Public Education: Sam Houston by Carlos Venegas

9400 Irvington Blvd.
Houston, Texas 77076

January 2004–It’s a warm 98-degree Sunday afternoon and we are at the dawn of summer entering the fall. Note that in Houston, 98 degrees is just another day in the spring, summer, fall, and yes winter. Tomorrow is the first day of school at Sam Houston H.S. The schoolyard is crystal clear and all seems peacefully sound and tranquil except for the young minds, of eager students. Who would have thought that one might actually be able to gain anything from attending such an “exceptional” school? Sure it may lack in a few of the more important things like preparing students for college or giving them any type of education, but hey you learn how to apply a lot different things you could not possibly learn in any other school.

Sam Houston H.S. was built in the late 1800’s, making it one of Texas’s oldest high schools. By the way, it also issues out Texas’s oldest high school newspaper, “THE AEGIS”. After a few years it was relocated to a new and more permanent location, on the corner of Tidwell Rd., and Irvington Blvd. Subsequently after the school’s repositioning, it endured many alterations, within and without. This formerly race-divided school is presently one of the most culturally varied high schools inside of Houston. Despite all of the changes during the early years, the students and staff’s tiger pride had yet to lose its glow.

Inversely, the standards of education began to diminish as the years progressed. The income of new generations coming in became lower and lower. Therefore the school, by necessity, had to lower its standards accordingly. As the income of the students going to the school began to decrease, the assets of low funded schooling became apparent. School fights and riots became a common problem in the mid to late sixties. From then on, it only got worse. During the early 90’s, gangs became a major problem. A lot of the news reports were of racial fights between major gangs such as the “Crips” and the “Bloods”. Going to school became a hassle; most did not want to deal it. These were the reports from the teachers. Around this time is when the Houston police became a major part of the school, major as in they had a central office within the school.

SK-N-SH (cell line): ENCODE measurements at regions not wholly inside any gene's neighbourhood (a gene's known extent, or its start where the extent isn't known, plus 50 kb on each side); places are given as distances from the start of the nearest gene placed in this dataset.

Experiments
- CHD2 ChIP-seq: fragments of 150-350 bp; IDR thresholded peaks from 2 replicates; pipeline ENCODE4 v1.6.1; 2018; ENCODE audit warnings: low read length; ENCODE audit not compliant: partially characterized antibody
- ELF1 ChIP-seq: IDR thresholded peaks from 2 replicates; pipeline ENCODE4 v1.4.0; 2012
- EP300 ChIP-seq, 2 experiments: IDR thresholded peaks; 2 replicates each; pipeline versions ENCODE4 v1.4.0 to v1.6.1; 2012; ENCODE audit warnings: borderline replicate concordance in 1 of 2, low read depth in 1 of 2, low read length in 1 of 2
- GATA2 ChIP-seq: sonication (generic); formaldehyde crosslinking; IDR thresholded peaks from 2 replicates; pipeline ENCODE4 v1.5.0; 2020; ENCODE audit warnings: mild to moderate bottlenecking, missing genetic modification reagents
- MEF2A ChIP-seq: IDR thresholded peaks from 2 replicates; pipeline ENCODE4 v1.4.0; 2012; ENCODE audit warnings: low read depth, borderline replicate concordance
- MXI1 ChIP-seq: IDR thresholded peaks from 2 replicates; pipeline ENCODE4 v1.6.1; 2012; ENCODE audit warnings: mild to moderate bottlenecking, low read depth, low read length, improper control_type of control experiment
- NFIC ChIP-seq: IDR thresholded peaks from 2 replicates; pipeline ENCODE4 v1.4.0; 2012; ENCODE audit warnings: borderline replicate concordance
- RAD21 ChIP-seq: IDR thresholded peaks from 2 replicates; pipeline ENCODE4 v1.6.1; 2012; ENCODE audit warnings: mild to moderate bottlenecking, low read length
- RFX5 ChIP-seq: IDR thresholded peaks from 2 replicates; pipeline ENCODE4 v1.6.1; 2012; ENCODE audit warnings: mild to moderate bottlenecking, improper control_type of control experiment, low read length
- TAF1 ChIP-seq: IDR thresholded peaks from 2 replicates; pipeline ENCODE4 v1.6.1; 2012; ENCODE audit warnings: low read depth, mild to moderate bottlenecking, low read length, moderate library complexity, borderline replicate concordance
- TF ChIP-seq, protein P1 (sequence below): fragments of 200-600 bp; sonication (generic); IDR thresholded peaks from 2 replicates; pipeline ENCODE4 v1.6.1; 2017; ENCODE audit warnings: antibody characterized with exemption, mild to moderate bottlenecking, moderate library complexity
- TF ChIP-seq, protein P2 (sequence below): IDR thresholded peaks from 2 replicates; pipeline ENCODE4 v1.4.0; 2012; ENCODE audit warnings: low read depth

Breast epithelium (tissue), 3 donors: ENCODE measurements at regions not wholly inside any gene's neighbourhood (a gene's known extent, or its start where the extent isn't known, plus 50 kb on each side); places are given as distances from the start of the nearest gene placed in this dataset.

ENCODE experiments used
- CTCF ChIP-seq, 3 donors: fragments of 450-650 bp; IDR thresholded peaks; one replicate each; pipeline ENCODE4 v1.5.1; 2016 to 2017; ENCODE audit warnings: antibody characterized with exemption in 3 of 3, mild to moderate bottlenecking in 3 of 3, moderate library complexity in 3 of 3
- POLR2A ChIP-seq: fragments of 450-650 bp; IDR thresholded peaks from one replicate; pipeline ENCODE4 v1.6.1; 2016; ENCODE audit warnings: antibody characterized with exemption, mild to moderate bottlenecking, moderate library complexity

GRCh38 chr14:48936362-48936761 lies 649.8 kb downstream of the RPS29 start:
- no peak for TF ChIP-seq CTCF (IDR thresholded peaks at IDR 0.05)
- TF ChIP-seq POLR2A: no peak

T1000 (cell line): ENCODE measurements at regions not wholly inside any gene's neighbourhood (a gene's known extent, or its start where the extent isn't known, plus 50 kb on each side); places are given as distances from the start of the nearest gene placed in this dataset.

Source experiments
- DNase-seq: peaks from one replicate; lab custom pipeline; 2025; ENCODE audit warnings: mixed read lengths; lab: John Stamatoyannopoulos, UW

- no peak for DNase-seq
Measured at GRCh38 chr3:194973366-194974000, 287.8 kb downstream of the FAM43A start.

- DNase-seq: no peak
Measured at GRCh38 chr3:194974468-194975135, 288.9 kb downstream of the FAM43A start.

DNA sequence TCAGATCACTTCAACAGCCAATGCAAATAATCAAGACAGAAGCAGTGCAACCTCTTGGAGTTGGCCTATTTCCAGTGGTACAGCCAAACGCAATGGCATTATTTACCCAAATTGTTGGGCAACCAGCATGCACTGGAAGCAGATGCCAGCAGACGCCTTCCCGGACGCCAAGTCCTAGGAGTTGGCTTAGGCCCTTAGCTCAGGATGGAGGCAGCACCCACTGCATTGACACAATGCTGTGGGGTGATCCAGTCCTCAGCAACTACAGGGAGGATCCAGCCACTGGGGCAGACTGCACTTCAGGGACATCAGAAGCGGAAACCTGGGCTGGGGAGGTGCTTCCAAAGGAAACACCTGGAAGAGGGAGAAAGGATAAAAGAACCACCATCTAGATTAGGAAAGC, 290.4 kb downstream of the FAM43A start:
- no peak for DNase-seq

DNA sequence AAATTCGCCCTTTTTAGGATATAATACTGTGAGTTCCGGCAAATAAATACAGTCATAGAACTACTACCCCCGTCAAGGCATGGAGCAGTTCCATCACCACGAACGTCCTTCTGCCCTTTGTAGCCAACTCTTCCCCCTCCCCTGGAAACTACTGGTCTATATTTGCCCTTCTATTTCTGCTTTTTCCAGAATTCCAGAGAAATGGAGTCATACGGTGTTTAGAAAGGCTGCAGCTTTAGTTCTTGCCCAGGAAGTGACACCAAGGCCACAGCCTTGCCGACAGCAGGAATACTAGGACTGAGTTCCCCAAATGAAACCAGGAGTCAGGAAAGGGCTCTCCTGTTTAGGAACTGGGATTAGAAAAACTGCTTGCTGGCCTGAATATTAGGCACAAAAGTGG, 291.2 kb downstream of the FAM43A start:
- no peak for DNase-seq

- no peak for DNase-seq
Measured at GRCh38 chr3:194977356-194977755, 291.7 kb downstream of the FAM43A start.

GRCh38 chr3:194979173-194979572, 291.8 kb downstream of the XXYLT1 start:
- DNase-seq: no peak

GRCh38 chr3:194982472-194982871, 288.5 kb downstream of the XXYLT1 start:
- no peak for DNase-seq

In recent years, the level of security has sky rocketed thanks to new discoveries in technology. Digital cameras in all areas were one thing and metal detectors were another. There is no area in the school that isn’t under surveillance and even the cameras are being watched by cameras. In fact, I believe there was a time when they even used drug-sniffing dogs to go through the lockers. Rules such as only mesh or clear backpacks are allowed in the school were in effect. Thousands of dollars were put into making this school safe. If it weren’t for civil law there would be plenty of video of violence in the restrooms too. Every day after school was the same story; there is a multitude of Houston’s finest just waiting to escort any troublemaker off of campus.

In more recent years, you would find an occasional gang fight but nothing too big. Not like before. Right now Sam Houston is one of the more secured schools in the state of Texas. The campus life there is one not to reckon with. One would think it was safe to enter. But why go in at all, right?

What about the education, you know, the welfare and nurturing of the students? The school gets a lot of money from the district, but where is it all at, where does it go? Well, after all the money spent on keeping the violence down, security, and paying the principals salary, there was no money left to buy proper school teaching equipment. The schools security staff received all of its riot gear but what about our books? Our second rate computers were only useful for one thing, visual aids to what a computer used to look like. Our hand-me-down textbooks from “yester-year” were very useful; they helped us understand the works of Sir Isaac Newton as they flew out the second and third story restroom windows and landed on various targets in the surrounding area. Other than that they worked great in holding up the windows for a few nice breezes to come in since our air conditioning did not work. Houston weather is very unforgiving. If it was a cool 97 degrees outside, it was at least 10 degrees hotter inside. I think the air conditioning was set backwards or something. You could actually break a sweat just walking from one class to another. The food wasn’t too hot either. We often had too many outdated meals and the breakfast tacos were too powdery. Just getting through a day would be a struggle for anybody not used to these conditions. Despite the various imperfections, the school held up pretty good. There was the whole asbestos phase but it was cleaned up pretty good, and then the mercury incident. The things people bring to school huh! The teaching staff was great though. It was one of the best because even without all of the great resources at their disposal; they were still able to maintain a good curriculum throughout the school year. It’s amazing what a teacher can do with a whole bunch of notes from their old college years, a piece of chalk, and a few scantrons. I guess innovation was one of the trades we all picked up.